Academic journal article Mythlore

The Education of a Witch: Tiffany Aching, Hermione Granger, and Gendered Magic in Discworld and Potterworld

Academic journal article Mythlore

The Education of a Witch: Tiffany Aching, Hermione Granger, and Gendered Magic in Discworld and Potterworld

Article excerpt

CONTEMPORARY FANTASY OFTEN REFLECTS SOCIAL ANXIETIES about issues such as education and gender and the responsible use of power. The training of a young person in how to use his or her budding talents wisely is a common trope in children's and young adult fantasy, echoing a primary concern of its audience. Tied up with the depiction of education are broader social issues of gender inequality and access to power; in keeping with this, some fantasy novels depict societies where education in women's magic and men's magic is entirely separate and reflects deeper social divisions, while others show more inclusive societies where both sexes are educated together to use more generic powers and expected to participate in society in a more equal fashion. (1)

The defining characteristic of the heroines of two recent YA fantasy series is a similar overwhelming determination to learn how to use their magical powers against any odds. Both the Harry Potter books by J.K. Rowling and the Tiffany Aching sub-series of Terry Pratchett's Discworld books feature a young heroine whose thirst for knowledge overcomes all obstacles. However, the environments and societies in which they work towards their goals are very different, and reflect two important ways of thinking about gender in education, work, and power. The system in Harry Potter's world is one of co-education, where all humans who have magical potential theoretically have equal access to the same education and to positions of power in any field after graduation; in contrast, on Discworld, witches and wizards occupy totally different niches, are trained separately according to traditional concepts of gender-related strengths and weaknesses, and tend to value and excel in different types of work. Both heroines face obstacles from the very start: Tiffany is from the sheep-farming, magic-distrusting Chalk Downs country, and it is common knowledge (among witches, at least) that you can't grow witches on chalk (Wee Free Men 7), while Hermione is summoned to Hogwarts from a pure Muggle family with no history of magical talent. Responding to a calling in the blood, Tiffany and Hermione both recognize that the opportunity to gain knowledge is the opportunity to gain power--power to control their environments, to chart their own courses in the world, and to protect those they care for.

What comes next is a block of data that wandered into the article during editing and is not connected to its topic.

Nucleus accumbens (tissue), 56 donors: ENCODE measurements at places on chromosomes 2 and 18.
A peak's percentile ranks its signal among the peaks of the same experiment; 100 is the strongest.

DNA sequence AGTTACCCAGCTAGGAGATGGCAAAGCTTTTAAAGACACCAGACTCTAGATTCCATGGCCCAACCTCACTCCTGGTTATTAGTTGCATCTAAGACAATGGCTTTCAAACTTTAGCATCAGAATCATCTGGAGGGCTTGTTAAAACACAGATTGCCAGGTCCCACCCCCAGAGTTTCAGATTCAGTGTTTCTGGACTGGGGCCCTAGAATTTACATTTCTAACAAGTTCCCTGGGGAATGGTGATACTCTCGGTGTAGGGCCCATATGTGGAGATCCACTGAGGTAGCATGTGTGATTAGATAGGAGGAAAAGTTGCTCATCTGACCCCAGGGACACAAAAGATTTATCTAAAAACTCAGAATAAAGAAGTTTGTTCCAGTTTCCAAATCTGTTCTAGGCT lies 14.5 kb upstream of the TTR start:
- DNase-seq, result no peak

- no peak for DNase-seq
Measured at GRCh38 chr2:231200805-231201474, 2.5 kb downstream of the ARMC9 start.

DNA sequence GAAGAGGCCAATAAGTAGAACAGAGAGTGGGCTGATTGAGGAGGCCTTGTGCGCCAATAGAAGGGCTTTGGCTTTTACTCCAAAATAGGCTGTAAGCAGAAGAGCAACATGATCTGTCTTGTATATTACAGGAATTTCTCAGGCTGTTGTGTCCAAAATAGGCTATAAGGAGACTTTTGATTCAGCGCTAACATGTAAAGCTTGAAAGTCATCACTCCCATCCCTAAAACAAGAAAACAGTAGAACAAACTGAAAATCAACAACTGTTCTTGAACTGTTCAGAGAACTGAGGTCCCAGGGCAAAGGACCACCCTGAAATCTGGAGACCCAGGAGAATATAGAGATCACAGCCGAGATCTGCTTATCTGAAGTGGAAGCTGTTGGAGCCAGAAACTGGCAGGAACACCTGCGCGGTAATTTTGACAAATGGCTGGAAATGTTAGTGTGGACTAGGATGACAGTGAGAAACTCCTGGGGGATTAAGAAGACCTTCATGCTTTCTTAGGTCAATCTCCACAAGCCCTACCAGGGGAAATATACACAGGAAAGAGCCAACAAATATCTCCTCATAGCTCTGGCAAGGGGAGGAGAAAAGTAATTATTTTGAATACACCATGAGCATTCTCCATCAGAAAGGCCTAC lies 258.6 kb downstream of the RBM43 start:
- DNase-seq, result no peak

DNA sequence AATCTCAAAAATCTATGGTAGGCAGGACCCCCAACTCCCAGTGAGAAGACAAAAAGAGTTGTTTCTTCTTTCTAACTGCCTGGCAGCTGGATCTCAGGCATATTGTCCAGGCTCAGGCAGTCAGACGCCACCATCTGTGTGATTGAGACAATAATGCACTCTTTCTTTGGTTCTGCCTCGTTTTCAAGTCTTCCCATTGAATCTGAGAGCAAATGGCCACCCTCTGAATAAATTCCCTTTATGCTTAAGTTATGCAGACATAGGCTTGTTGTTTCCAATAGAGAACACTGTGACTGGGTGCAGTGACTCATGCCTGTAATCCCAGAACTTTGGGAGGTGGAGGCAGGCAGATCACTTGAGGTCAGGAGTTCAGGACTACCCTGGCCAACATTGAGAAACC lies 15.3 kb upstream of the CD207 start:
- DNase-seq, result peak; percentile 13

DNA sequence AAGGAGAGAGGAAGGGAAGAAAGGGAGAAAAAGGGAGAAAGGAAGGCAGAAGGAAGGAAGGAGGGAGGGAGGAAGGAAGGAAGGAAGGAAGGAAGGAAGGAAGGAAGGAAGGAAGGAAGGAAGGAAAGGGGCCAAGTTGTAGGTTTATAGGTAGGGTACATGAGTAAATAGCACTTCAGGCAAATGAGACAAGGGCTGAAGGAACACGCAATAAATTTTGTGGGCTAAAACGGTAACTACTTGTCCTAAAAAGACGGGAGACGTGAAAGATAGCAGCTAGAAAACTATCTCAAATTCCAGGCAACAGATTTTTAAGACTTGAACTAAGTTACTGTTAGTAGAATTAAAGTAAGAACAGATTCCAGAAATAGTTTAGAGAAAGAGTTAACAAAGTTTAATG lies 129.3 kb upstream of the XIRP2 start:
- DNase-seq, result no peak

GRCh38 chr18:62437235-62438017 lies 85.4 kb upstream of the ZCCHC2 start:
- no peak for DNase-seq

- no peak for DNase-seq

Both series start with the premise that magic is ethically neutral and equally accessible to both genders, though some individuals have more innate power than others. Beyond that, it is personal ethics that marks the good or evil practitioner of magic. However, one key difference is that in Potterworld, there seems to be an inexhaustible supply of magic, and how much you use has no effect on you physically or morally and does not affect any sort of balance in the world (Pinsent 31). On Discworld the situation is entirely different. Though wizards seem more willing to use magic day-to-day than witches, both know that magic is subject to specific physical rules; that using too much attracts unwanted attention from the monsters of the Dungeon Dimensions; and that relying too much on magic can scour away one's ethical sense. On Discworld, the truly great witches pride themselves on rarely actually using magic. (2)

What is the significance of co-educational versus single-sex education to issues of gender and power? At heart, the question is: should girls and boys be educated in exactly the same way? Which leads to a number of related questions: Does educating boys and girls separately and differently lead to inequities of access and reinforce biases and anxieties about expectations, power, and achievements? Does coeducation deny unique gender-related strengths and prevent any allowance for different learning styles that might help children learn better? Can single-sex education allow each group to reach its potential by supporting their strengths and removing gender-related distractions? Is education attuned to women's learning styles and in "women's skills" more likely to be devalued simply because they are practiced by women? …

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